Table of Contents
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DePuy Contest and Winners
Themes for Future Editions
Multi-Domain Battle: The Advent of Twenty-First Century War
Gen. David G. Perkins, U.S. Army
In the final article in a series discussing multi-domain battle, the commander of U.S. Army Training and Doctrine Command discusses how the Army must adapt to meet the requirements for a future force operating in a multi-domain environment.
The Return of U.S. Army Field Manual 3-0, Operations
Lt. Gen. Mike Lundy, U.S. Army
Col. Rich Creed, U.S. Army
The commanding general of the U.S. Army’s Combined Arms Center teams with the director of the Combined Arms Doctrine Directorate to provide the background on, the intent behind, and a description of the latest version of Field Manual 3-0, Operations.
Contemporary Warfare and Current Issues for the Defense of the Country
General of the Army Valery Gerasimov, Chief of the General Staff of the Russian Federation Armed Forces
Translated by Dr. Harold Orenstein
Foreword by Timothy Thomas
Russia’s top military figure describes the state of warfare from a Russian perspective in a speech at a conference held at the Russian Academy of Military Sciences. Translated by Dr. Harold Orenstein with a foreword by Timothy Thomas, formerly of the Foreign Military Studies Office on Fort Leavenworth, Kansas.
Compelling Reasons for the Expansion of Chinese Military Forces
Lt. Cmdr. Cindy Hurst, U.S. Navy, Retired
The changing international arena is forcing China to rethink its strategies. The author discusses why that country sees its increasing use of its military overseas as a necessity to protect its citizens and business interests.
North Korea Policy: Changed Regime
Col. James M. Minnich, U.S. Army
The author espouses changed regime over regime change as a U.S. policy regarding North Korea, discussing where the United States went wrong in the past and what it should do in the future.
Assessing the Value of Serving in an Army Service Component Command as a Broadening Assignment
Maj. Ren Angeles, U.S. Army
Broadening assignments, specifically with Army service component commands, prepare officers for future assignments along their career paths. The author draws from personal experience to highlight the positive aspects of these assignments for officer development.
Strykers on the Mechanized Battlefield
Capt. Stephen Petraeus, U.S. Army
Capt. Daniel Reynolds, U.S. Army
Two junior officers discuss the history of the Stryker combat vehicle, its role during counterinsurgency operations in Iraq and Afghanistan, its potential use in high-intensity warfare, and the way ahead for training on and employment of the Stryker in the future.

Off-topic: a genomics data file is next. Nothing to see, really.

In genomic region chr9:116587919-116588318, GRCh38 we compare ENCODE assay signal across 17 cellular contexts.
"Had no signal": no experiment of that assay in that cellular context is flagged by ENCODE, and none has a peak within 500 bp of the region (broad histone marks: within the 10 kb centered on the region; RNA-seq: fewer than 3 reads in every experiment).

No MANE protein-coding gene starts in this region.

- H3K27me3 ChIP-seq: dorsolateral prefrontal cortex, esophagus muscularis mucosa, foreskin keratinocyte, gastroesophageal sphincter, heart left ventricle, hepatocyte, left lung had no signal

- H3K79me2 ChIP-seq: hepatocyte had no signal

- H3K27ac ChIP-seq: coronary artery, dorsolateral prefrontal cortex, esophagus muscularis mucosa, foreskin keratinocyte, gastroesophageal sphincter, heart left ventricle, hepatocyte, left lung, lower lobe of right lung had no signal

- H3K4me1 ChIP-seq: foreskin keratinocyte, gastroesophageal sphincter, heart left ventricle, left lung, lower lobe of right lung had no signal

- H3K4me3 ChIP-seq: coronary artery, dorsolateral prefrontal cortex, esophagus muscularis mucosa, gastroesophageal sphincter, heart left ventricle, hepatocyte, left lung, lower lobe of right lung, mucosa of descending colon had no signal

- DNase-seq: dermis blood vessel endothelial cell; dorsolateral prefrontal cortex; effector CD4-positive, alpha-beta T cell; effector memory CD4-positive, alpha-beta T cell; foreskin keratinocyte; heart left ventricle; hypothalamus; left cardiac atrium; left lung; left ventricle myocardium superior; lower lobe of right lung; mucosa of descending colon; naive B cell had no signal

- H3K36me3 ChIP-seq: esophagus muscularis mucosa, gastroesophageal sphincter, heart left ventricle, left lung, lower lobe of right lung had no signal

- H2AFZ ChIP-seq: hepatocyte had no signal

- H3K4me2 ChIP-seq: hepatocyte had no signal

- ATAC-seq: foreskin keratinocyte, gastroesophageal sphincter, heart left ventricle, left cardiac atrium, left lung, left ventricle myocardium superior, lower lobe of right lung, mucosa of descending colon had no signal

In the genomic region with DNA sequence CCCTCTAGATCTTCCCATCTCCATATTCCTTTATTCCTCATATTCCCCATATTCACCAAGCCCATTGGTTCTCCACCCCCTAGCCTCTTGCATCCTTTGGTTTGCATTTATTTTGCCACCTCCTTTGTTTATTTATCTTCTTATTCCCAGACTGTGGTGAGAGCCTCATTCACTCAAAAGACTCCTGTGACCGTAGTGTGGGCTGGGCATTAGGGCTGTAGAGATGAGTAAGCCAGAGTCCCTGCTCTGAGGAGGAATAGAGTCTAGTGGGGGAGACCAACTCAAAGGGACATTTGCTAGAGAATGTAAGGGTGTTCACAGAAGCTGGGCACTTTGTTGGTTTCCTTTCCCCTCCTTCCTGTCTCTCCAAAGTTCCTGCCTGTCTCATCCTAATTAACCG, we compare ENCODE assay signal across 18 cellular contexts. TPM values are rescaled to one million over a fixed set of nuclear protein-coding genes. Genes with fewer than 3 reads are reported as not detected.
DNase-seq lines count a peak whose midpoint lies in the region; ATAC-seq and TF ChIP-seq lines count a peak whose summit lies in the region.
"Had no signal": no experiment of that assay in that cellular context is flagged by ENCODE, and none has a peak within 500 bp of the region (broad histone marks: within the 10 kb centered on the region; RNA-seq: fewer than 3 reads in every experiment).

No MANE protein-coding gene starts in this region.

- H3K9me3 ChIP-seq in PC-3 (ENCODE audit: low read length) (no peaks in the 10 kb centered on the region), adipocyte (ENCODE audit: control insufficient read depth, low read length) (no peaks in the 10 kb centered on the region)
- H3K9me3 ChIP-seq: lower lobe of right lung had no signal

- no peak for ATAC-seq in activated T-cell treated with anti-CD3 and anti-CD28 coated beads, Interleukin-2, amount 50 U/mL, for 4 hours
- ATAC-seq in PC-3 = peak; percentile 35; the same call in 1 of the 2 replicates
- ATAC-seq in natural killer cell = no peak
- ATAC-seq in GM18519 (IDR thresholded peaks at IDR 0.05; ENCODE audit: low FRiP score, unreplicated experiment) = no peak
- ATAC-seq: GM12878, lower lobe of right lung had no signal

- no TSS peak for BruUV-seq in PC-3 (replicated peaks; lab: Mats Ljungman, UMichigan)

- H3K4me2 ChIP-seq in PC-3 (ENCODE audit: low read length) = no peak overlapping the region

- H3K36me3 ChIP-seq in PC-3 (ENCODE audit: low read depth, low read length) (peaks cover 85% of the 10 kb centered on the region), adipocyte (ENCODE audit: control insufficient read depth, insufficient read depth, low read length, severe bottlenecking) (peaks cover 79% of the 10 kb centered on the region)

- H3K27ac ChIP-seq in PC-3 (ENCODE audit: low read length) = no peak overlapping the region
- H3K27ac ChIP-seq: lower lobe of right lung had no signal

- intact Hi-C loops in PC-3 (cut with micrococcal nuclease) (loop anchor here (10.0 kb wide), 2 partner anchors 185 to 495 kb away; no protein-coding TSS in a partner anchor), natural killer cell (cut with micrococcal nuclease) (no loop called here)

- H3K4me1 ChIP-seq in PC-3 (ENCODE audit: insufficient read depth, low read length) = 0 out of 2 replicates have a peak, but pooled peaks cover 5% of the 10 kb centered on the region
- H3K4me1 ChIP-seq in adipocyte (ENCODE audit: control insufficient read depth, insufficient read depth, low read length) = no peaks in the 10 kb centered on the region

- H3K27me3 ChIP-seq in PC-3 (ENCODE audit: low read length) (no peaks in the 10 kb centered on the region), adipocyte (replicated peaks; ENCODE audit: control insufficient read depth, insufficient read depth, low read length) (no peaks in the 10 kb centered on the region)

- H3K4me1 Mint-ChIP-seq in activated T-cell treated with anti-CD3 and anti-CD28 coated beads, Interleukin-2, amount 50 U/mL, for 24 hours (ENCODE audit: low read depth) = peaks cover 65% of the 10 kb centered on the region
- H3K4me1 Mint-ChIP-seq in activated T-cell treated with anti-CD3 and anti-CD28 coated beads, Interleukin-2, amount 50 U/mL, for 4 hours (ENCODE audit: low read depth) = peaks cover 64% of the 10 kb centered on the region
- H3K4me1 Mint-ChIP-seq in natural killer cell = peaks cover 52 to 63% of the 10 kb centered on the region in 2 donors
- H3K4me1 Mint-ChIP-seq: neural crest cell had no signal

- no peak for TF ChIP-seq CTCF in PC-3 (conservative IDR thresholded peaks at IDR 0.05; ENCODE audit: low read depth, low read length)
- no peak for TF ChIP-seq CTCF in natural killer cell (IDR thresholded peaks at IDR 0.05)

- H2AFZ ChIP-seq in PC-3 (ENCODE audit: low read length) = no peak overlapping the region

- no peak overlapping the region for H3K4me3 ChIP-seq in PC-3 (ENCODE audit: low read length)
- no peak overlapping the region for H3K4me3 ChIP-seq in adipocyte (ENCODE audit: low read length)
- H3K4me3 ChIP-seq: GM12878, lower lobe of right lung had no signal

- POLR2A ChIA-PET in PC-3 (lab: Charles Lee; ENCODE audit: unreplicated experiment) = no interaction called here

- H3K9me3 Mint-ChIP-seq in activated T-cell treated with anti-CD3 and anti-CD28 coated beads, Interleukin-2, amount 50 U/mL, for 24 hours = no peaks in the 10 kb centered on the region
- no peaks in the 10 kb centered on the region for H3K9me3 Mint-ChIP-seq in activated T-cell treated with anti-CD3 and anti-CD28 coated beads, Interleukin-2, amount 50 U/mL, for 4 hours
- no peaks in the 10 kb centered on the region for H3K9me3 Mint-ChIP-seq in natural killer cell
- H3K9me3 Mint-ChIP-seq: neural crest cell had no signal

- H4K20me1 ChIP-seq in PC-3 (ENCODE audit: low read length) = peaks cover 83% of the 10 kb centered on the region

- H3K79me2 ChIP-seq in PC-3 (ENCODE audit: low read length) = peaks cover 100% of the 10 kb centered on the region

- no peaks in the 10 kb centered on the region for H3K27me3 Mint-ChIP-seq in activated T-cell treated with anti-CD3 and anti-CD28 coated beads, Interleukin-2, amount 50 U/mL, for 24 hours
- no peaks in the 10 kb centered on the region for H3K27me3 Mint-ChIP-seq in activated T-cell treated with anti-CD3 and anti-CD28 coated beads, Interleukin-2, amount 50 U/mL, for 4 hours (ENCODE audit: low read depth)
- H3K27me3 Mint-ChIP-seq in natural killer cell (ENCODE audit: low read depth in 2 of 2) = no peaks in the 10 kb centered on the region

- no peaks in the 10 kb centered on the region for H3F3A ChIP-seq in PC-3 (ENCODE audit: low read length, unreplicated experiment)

Enabling Brigade Combat Team Success in Europe: Lessons Learned
Lt. Col. Benjamin A. Bennett, PhD, U.S. Army
The U.S. Army has dramatically increased its presence throughout Europe in reponse to Russian threats. The author offers lessons learned from repeated deployments to Europe to increase the success of other units deploying to the region.
Adaptation and Innovation with an Urban Twist: Changes to Suicide Tactics in the Battle for Mosul
Lt. Col. Craig Whiteside, U.S. Army, Retired
The authors provide a valuable examination of the basic evolution of whom executes Islamic State suicide bombings, its targeting methodology, and the diverse supply chain that sustains such a prolific bombing campaign.
Logistical Operations in Highly Lethal Environments
Capt. Jerad Hoffmann, U.S. Army
Capt. Paul Holoye, U.S. Army
After fifteen years of fighting a counterinsurgency, U.S. Army logistical units must relearn how to survive in high-intensity conventional-force environment against near-peer adversaries. The authors offer recommendations on how to adjust logistical-unit training to prepare for this potential future operating environment.
Epic Fail: Why Leaders Must Fail to Ultimately Succeed
Maj. Timothy Trimailo, U.S. Air Force
Aversion to failure is prevalent in the military. However, the MacArthur award-winning author argues that instances of failure as a junior leader aids in leader development and is necessary for continual improvement and performance optimization. (First place, 2017 General Douglas MacArthur Military Leadership Writing Competition)
How the Army Ought to Write Requirements
Lt. Col. Thomas “Bull” Holland, PhD, U.S. Army
The Army’s lack of an evidence-based requirements system is a consistent cause of failure in Army acquisition programs. The winner of this year’s DePuy writing competition opines that the Army should adopt a consistently proven industry method for writing the best requirements. (First place, 2017 General WIlliam E. DePuy Writing Competition)
Integration of Cultural Property Protection into a Decisive Action Training Exercise
Maj. Kristoffer T. Mills, U.S. Army
Laurie Rush, PhD
The authors argue for the integration of cultural property protection scenarios into large-scale U.S. Army training exercises to teach soldiers to identify, preserve, and respect cultural property, ancient sites, and artifacts on the battlefield and to educate soldiers on leveraging these items to achieve overall tactical and strategic objectives.
The Pursuit of Power: Europe 1815–1914
The author critiques a book by Richard J. Evans that takes readers through one hundred years of European history, covering the post-Napoleonic period to the eve of World War I.
Letter to the Editor
Readers comment on previous articles.
Annual index for 2017
Army University Press staff
Changes to tactics, techniques, and procedures most often originate out of necessity. The December 1944 issue of Military Review included a short article that described such a situation. “Robot Nudging,” shown here, told the story an innovative approach to air defense discovered by a British Royal Air Force pilot.